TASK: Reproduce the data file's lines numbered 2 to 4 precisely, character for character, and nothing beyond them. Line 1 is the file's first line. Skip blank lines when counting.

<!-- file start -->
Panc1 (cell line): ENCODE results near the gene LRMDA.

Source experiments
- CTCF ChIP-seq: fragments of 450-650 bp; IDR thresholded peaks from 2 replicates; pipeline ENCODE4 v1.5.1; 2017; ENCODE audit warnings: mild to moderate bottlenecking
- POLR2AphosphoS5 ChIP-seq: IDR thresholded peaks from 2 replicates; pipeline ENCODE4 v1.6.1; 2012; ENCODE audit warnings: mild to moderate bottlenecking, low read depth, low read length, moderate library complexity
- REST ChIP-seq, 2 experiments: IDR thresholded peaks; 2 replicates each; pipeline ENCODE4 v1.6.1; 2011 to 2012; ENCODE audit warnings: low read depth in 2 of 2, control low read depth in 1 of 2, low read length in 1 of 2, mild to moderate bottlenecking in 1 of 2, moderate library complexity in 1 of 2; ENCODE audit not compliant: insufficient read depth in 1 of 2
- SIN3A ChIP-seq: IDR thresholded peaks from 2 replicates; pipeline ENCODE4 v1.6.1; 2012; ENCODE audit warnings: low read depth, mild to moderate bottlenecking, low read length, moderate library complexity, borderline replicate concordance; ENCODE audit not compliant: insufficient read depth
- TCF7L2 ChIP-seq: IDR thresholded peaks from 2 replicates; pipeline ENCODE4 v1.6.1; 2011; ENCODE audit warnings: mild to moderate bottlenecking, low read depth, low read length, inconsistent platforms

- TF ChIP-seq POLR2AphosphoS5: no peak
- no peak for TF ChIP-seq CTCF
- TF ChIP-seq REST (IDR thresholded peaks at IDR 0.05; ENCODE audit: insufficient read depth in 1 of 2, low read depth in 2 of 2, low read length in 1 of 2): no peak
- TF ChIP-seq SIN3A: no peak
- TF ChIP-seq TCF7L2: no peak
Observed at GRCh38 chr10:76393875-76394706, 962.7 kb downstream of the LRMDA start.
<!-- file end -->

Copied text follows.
Source experiments
- CTCF ChIP-seq: fragments of 450-650 bp; IDR thresholded peaks from 2 replicates; pipeline ENCODE4 v1.5.1; 2017; ENCODE audit warnings: mild to moderate bottlenecking
- POLR2AphosphoS5 ChIP-seq: IDR thresholded peaks from 2 replicates; pipeline ENCODE4 v1.6.1; 2012; ENCODE audit warnings: mild to moderate bottlenecking, low read depth, low read length, moderate library complexity